⚠️ Note: Since we cannot share any IOCs, we will refer to file hashes, hostnames, IP addresses and other IOCs as generic placeholders.
Hostname1 is the hostname that was used for the C2 server targeting the telecommunications providers.
Hostname1 connected to multiple tools.
In analyzing the files, it is clear they are all contacting the same host hostname1. hostname1 was the C2 server that the malware and web shells connected to.
Once we determined the hashes in the scope of the attack were only connecting to hostname1, which is a dynamic DNS hostname, we looked to see if we could find more information about the C2 server.
A simple WHOIS query revealed that the IP address was registered to a colocation hosting company in Asia, though there was no other publicly available information about this IP address.
By querying all of our threat intel resources about this IP address, we discovered that it was associated with multiple dynamic DNS hostnames.
Multiple dynamic DNS hostnames.
We were unable to find indications of connections to Dynamic.DNS2 and Dynamic.DNS3. However, they were registered and associated with IP.Address1.
For the other dynamic DNS hosts, we leveraged various threat intel repositories and crafted queries that searched for executables with these IP addresses and hostnames in their string table. One of the queries returned a few DLLs with identical names to the DLL we had initially investigated. However, the hashes were different. After obtaining the found DLLs, we patched them back into the NSIS installer and detonated the samples in our testing environment. Dynamic analysis of the newly obtained DLLs revealed a new set of domains and IP addresses that were completely different. These domains were actually related to different telecommunications providers.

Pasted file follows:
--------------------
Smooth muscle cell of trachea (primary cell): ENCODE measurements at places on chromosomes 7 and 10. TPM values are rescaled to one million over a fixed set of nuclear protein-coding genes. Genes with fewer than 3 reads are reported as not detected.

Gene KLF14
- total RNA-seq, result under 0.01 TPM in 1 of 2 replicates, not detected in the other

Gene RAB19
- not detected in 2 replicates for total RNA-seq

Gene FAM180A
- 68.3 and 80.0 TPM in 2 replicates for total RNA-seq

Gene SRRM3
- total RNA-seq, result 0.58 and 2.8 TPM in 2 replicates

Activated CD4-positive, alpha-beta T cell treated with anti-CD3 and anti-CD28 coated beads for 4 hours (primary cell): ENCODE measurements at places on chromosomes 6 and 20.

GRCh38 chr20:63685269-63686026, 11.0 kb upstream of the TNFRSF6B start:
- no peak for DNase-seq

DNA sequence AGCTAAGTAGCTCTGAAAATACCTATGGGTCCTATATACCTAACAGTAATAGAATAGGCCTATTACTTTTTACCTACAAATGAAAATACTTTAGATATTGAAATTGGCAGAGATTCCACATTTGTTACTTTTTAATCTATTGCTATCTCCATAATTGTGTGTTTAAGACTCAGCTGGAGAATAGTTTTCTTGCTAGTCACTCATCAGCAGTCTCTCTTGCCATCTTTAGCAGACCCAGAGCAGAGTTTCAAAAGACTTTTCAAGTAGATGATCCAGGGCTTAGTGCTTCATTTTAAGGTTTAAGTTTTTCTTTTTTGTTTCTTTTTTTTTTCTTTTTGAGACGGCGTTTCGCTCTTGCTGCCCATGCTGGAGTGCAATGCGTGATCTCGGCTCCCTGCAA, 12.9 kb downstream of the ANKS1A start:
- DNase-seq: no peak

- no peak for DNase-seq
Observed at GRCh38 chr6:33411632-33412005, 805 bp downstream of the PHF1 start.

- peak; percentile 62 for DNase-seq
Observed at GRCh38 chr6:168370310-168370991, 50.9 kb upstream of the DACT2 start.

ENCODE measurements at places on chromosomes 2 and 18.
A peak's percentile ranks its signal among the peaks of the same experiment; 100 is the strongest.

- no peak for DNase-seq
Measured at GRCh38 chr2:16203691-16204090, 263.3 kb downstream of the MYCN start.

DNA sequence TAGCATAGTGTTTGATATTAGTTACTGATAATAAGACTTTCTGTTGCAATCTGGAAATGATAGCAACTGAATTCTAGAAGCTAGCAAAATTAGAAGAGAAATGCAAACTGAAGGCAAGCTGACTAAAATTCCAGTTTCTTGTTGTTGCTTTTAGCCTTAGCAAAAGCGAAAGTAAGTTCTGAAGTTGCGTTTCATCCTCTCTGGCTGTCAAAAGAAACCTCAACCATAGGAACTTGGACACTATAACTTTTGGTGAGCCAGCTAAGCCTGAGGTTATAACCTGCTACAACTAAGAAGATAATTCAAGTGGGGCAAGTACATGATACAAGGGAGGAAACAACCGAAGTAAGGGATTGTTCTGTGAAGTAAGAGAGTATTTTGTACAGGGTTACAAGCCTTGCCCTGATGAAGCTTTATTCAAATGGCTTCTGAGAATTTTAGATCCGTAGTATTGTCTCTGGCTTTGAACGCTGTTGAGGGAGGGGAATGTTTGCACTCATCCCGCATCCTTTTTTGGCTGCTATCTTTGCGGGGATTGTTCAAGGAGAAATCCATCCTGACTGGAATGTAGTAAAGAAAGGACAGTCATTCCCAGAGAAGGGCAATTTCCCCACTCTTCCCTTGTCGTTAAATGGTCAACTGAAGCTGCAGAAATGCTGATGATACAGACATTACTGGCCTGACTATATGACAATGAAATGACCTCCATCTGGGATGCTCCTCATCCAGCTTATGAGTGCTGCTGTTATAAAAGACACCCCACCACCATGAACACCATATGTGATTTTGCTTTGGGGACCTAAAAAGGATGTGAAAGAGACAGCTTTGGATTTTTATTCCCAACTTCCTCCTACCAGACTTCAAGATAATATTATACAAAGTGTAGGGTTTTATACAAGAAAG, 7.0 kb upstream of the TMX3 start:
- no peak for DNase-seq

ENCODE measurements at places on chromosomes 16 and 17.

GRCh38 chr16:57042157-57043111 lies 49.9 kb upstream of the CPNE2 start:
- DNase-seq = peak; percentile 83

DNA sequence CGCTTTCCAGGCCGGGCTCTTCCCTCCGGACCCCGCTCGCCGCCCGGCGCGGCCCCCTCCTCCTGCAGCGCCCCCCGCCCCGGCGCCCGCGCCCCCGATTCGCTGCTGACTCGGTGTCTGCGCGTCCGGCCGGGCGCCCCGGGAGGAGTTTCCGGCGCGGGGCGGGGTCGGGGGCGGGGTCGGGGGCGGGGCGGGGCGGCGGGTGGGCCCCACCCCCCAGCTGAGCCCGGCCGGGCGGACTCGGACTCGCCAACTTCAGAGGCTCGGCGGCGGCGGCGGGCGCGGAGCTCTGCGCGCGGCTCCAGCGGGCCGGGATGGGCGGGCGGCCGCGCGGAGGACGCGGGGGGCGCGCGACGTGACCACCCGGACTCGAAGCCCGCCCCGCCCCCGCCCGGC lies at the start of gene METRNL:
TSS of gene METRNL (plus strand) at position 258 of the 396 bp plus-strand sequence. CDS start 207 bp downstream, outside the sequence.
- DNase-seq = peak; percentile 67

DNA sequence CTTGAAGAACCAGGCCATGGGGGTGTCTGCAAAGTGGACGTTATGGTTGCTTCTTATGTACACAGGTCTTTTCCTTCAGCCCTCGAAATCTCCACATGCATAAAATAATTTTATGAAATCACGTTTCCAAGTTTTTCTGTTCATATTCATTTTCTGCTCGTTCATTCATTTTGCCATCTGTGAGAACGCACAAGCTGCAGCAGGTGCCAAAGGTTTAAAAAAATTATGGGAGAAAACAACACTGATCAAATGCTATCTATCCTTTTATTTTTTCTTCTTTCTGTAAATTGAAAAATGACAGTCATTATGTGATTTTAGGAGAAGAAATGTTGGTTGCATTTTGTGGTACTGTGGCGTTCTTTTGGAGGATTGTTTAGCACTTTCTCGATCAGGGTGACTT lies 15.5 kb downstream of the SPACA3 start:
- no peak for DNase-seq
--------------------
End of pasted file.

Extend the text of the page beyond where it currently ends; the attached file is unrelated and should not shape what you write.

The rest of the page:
⚠️ Note: Cybereason immediately reached out to those telecommunications providers and provided them all of the necessary information to handle the incident internally.
Strings from the dumped memory section of the injected shellcode. We can see many details about the attack including domains and C2 server IP addresses.
Shellcode being unpacked and injected into a remote process. The redacted segments contain the name of the customer, C2 IP addresses, and domains.
The threat actor’s infrastructure.
The threat actor had a specific pattern of behavior that allowed us to understand their modus operandi: they used one server with the same IP address for multiple operations. This server is a key component in their ‘non-attributable’ infrastructure.
The threat actor separated operations by using different hostnames per operation, though they are hosted on the same server and IP address. The domains and server registration information pointed to three main countries: China, Hong Kong, and Taiwan.
This is cheap and efficient for the threat actor, but is almost transparent for a seasoned researcher with access to the right threat intelligence tools. There are previous reports of threat actors including APT10 and APT1 using dynamic DNS.
Monitoring this infrastructure gave us information about if and when the threat actor was starting new waves of the attack or additional attacks on other providers.
When researching C2 servers, it is important to watch for:
- Association with domains, especially if they are dynamic DNS domains.
- File hashes that are associated with the IP address or the domain of the C2 server.
- Static information and metadata from associated samples that could be used to broaden the search after additional information is gathered.
This demonstrates the importance of proper operational security and a separation between tools and operations for threat actors.
Attribution is a fickle and delicate art. In most cases, it is very difficult to achieve 100% certainty when attributing an attack to a specific threat actor. It can be tempting to attribute an attack to a certain threat actor whenever certain tools-of-the-trade, IP addresses, strings, or “indicative” techniques are observed.
However, it is important to bear in mind that the aforementioned data points are often prone to manipulation and reuse across different threat actors. Further, they are not impervious to psychological warfare, as in, trying to “pin” an operation on a different threat actor to avoid proper attribution.